Abstract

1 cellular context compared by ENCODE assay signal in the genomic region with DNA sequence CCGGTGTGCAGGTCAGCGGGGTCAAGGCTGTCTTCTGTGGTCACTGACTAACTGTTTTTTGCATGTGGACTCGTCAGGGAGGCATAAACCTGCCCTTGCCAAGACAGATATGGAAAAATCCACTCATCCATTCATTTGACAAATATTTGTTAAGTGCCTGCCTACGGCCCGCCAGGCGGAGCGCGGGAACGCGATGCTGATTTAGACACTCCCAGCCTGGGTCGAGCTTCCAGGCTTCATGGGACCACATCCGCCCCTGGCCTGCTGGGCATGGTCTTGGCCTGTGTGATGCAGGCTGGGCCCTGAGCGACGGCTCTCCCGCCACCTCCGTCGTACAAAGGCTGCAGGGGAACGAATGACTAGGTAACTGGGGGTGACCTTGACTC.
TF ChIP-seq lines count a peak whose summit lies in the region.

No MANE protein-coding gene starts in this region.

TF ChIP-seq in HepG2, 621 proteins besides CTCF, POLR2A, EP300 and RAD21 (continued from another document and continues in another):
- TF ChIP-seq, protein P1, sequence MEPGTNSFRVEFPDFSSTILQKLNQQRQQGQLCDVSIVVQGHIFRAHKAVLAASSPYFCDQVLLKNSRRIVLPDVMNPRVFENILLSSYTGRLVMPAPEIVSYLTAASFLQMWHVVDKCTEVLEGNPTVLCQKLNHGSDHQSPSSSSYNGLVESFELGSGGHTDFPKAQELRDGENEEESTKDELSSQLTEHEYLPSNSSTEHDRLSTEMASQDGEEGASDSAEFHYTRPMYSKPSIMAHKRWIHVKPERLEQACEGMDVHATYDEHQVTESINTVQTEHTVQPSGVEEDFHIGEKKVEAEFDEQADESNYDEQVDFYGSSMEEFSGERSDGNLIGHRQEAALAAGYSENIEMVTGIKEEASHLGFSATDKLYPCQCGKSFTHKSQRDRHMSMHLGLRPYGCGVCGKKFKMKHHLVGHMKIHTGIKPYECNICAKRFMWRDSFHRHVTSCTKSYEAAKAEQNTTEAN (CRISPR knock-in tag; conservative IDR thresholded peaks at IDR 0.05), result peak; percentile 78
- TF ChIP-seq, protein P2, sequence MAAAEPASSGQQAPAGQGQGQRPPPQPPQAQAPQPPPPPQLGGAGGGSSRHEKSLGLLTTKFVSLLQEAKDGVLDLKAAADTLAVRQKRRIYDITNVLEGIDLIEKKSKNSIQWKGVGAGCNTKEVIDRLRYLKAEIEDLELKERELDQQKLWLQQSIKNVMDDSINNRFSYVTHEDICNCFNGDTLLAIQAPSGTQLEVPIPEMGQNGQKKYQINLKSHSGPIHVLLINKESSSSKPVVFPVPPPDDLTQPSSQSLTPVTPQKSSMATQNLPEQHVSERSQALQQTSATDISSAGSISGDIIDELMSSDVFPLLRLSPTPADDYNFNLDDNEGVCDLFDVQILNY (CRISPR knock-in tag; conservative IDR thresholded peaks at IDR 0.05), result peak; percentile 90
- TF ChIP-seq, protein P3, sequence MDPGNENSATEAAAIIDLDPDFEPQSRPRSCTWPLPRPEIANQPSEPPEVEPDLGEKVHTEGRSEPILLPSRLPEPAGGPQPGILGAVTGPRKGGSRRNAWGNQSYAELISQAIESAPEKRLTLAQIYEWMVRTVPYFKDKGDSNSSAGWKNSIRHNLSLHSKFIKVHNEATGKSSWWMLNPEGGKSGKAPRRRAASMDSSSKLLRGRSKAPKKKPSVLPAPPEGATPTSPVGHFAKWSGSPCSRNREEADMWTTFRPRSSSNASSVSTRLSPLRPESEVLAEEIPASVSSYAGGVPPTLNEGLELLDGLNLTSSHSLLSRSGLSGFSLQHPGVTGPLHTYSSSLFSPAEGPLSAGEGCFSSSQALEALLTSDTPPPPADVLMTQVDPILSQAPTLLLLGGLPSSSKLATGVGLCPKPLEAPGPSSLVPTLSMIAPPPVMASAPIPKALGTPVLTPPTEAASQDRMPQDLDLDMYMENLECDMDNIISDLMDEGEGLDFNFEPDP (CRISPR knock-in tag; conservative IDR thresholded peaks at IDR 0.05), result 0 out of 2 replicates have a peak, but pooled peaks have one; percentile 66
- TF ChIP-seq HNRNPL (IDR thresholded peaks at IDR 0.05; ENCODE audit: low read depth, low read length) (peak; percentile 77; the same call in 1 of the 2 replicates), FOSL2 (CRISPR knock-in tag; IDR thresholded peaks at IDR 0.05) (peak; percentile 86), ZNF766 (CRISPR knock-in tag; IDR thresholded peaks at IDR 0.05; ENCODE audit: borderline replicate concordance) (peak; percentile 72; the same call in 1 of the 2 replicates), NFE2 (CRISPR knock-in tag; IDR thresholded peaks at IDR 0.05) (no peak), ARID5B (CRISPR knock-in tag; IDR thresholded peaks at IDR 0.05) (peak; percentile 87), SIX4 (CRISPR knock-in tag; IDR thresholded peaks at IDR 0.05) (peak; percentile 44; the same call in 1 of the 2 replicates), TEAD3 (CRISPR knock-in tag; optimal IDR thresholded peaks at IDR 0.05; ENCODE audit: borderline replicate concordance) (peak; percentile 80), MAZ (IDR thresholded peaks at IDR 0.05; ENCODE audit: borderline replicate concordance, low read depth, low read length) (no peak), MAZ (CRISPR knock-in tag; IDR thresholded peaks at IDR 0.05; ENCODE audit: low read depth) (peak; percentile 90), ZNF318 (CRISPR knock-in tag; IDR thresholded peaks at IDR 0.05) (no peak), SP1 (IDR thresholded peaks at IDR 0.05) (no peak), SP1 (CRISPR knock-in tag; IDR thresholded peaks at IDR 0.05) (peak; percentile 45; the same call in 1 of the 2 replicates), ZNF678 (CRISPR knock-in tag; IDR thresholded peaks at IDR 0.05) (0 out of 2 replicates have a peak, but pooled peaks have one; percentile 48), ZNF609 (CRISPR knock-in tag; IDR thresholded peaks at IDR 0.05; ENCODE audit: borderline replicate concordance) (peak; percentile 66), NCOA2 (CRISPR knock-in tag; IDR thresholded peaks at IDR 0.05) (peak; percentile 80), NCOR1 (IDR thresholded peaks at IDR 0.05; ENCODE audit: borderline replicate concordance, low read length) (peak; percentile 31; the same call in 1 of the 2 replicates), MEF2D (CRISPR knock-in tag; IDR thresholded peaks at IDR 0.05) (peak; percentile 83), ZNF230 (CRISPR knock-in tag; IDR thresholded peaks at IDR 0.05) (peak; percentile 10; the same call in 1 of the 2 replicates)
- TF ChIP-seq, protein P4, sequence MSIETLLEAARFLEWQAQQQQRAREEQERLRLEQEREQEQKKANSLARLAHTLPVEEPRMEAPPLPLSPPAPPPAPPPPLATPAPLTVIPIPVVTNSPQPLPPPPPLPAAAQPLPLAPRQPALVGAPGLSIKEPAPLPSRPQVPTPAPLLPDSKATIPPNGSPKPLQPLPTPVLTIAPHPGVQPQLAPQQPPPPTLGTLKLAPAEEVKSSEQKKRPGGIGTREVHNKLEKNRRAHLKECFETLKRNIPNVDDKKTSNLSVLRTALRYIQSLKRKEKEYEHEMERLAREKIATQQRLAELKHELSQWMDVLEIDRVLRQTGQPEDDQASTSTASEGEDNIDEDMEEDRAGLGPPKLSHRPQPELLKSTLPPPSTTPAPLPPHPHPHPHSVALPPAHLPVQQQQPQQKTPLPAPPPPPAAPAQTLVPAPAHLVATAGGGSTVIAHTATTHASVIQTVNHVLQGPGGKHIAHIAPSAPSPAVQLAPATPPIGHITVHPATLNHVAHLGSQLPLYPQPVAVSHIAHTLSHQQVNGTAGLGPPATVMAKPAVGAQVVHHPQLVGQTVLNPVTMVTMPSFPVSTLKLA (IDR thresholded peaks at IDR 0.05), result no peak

To advance research on birth weight differences between black and white infants, it may be useful to study maternal effects. These effects present a set of risk factors that are largely unrelated to those that are presently under investigation and fail to explain the gap in birth weight; empirical findings suggest their involvement. Although maternal effects can be environmental, as illustrated by recent findings, genetic effects could be important as well because gene frequencies are known to differ across the “racial” groups as studied by birth weight researchers, and maternal genes can exert a causal effect on birth weight.

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